Objective: To examine the Native American cultures of the American Southwest.
Early Cultures of the Southwest Hohokams: (which, in the Pima Indian language, means "the people who have gone away" ) • lived in present day Arizona approximately 3,000 years ago • learned to farm in the desert by creating an irrigation system from nearby rivers
Artist's rendition of the Pueblo Grande platform mound, by Michael Hampshire.
Anasazis– the “ancient ones” in the Navajo language • farmed in the desert using irrigation, such as the Hohokams • built large houses called pueblos out of adobe, or sun-dried bricks • pueblos could shelter hundreds of families at a time Cliff Palace, Mesa Verde National Park
Cliff dwellers: • Some Anasazis built adobe houses along the side of cliffs in order to make them harder to attack. • Archaeologists believe that the Anasazis left the southwest after a severe drought, or long dry spell, approximately 800 years ago.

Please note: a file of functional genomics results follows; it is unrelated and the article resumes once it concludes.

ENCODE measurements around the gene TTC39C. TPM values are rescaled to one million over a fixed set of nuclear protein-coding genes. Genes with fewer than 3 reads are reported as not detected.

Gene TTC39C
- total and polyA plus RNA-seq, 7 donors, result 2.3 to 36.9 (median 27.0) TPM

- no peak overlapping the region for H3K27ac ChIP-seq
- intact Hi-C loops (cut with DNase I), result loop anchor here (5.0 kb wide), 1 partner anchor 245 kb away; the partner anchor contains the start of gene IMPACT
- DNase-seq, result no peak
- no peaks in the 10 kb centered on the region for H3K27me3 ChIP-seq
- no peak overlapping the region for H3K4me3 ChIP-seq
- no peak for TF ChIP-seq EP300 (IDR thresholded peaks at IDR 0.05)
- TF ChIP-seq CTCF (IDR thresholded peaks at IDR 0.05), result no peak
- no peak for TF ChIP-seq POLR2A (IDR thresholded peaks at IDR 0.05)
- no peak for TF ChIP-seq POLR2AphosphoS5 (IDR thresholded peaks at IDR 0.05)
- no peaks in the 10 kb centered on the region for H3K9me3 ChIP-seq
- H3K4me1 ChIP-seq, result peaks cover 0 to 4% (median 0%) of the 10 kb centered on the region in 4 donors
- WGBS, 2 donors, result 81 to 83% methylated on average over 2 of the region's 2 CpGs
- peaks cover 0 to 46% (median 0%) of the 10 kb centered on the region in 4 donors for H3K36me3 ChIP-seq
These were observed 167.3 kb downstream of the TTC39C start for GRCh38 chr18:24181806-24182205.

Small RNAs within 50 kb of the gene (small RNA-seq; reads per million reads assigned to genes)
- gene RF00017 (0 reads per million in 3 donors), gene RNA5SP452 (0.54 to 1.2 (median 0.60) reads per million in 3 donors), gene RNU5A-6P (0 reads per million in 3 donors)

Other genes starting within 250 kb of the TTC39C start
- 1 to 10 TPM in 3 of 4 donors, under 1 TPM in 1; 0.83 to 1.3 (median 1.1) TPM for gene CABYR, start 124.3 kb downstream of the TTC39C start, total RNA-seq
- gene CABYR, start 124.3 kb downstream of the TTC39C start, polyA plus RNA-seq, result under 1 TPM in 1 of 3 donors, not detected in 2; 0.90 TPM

Peoples of the Southwest • The Pueblos were descendents of the Anasazis. Pueblos Hopis Lagunas Acomas Zuñis
Hopi Girl With Squash Blossom Hair (circa 1905)(hair style signifies an unmarried woman) Hopi Woman (circa 1905)
The Pueblos built adobe houses and farmed the desert through irrigation, as did the Anasais and Hohokams. • Each Pueblo village had a kiva, which was an underground chamber where men held religious ceremonies. • The Pueblo people were matrilineal, which means that they traced their family lines through their mothers. - Married men lived with his wife’s family. - Pueblo wives owned most of the family property.
Interior of Snake Kiva at Walpi Pueblo (circa 1899) Snake Priests Entering Kiva (circa 1890 - 1910)
About 500 years ago, the Apaches and Navajos appeared in the Southwest. • The Apaches and Navajos were hunters that frequently raided Pueblo fields for food. Apache warrior
The Navajos learned to farm from the Pueblos and made called hogans, which were houses made of mud plaster over a foundation of wooden poles. It was filled with light from an opening at the top of the ceiling, which was about two feet square. The hogan, because of its thick earthen walls, is cool during the heat of the summer and warm during winter.
The Apaches remained hunters and frequently traded buffalo meat and animal skins with the Pueblos for corn and cloth. George Catlin. "Buffalo Hunt, Chase." 1844